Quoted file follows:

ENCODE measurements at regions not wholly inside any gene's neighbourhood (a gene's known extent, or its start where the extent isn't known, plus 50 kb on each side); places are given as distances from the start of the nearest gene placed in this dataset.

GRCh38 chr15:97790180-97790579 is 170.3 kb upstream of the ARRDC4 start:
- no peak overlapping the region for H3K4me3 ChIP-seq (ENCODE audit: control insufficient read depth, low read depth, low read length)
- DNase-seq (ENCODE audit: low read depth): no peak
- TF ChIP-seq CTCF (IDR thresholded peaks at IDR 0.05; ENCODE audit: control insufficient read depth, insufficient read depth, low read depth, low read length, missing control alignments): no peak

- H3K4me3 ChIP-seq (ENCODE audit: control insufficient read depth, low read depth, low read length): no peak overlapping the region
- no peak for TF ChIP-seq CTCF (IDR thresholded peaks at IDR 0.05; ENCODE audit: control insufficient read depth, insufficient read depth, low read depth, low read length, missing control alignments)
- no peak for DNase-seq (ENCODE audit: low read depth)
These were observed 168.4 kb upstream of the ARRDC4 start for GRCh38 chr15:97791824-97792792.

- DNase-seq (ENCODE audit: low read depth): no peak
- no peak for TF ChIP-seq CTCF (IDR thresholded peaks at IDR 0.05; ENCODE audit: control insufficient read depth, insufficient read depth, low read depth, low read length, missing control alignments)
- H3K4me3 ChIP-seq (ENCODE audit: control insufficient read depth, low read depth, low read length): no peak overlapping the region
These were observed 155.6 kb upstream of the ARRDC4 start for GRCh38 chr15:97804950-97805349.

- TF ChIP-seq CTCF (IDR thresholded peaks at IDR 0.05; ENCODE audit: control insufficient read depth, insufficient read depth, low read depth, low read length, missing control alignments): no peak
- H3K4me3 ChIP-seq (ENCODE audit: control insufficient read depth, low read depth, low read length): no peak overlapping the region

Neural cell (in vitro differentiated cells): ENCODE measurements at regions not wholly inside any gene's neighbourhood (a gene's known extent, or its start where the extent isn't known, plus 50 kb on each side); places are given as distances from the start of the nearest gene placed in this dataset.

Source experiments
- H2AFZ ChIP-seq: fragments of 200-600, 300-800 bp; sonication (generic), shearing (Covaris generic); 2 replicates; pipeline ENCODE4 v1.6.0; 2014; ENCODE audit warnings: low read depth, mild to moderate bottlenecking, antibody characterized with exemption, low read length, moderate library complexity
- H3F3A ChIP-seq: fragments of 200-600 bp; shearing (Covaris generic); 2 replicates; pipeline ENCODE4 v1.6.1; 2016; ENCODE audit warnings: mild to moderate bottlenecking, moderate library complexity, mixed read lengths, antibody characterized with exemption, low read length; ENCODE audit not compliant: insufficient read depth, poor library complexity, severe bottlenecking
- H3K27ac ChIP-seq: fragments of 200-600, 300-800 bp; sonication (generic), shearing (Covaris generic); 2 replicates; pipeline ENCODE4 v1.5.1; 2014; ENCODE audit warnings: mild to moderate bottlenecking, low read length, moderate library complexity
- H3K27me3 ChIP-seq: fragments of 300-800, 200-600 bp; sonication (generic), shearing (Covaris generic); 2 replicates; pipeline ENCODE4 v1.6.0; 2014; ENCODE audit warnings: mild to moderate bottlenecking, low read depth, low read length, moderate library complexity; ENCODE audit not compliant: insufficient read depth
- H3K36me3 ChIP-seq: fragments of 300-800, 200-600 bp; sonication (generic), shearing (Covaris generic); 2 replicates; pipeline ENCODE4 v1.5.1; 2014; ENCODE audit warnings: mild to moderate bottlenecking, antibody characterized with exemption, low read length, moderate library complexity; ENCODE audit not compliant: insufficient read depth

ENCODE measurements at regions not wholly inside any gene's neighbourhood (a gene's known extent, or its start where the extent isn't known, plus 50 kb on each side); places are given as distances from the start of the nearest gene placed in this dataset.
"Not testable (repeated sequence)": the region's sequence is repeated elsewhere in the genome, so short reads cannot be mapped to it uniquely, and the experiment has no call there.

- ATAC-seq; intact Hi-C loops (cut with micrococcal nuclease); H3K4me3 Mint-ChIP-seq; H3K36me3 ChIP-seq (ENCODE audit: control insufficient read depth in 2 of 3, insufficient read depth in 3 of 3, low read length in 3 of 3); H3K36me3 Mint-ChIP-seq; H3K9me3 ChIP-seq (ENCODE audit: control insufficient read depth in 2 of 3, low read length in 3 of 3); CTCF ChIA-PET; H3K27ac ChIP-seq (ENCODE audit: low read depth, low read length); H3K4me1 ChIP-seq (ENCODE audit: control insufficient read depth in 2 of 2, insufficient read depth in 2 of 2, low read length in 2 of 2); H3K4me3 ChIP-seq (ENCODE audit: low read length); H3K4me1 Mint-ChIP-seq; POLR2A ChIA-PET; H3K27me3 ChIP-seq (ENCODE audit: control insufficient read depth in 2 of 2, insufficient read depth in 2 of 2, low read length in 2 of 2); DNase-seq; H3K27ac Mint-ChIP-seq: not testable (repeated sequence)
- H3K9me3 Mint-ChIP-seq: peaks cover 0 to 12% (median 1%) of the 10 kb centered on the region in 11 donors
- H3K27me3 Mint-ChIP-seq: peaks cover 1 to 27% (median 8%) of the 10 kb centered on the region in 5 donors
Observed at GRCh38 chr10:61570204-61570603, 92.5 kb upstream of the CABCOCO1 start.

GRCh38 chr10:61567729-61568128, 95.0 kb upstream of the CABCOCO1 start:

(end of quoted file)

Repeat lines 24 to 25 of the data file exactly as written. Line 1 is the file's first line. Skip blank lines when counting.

"Not testable (repeated sequence)": the region's sequence is repeated elsewhere in the genome, so short reads cannot be mapped to it uniquely, and the experiment has no call there.

- ATAC-seq; intact Hi-C loops (cut with micrococcal nuclease); H3K4me3 Mint-ChIP-seq; H3K36me3 ChIP-seq (ENCODE audit: control insufficient read depth in 2 of 3, insufficient read depth in 3 of 3, low read length in 3 of 3); H3K36me3 Mint-ChIP-seq; H3K9me3 ChIP-seq (ENCODE audit: control insufficient read depth in 2 of 3, low read length in 3 of 3); CTCF ChIA-PET; H3K27ac ChIP-seq (ENCODE audit: low read depth, low read length); H3K4me1 ChIP-seq (ENCODE audit: control insufficient read depth in 2 of 2, insufficient read depth in 2 of 2, low read length in 2 of 2); H3K4me3 ChIP-seq (ENCODE audit: low read length); H3K4me1 Mint-ChIP-seq; POLR2A ChIA-PET; H3K27me3 ChIP-seq (ENCODE audit: control insufficient read depth in 2 of 2, insufficient read depth in 2 of 2, low read length in 2 of 2); DNase-seq; H3K27ac Mint-ChIP-seq: not testable (repeated sequence)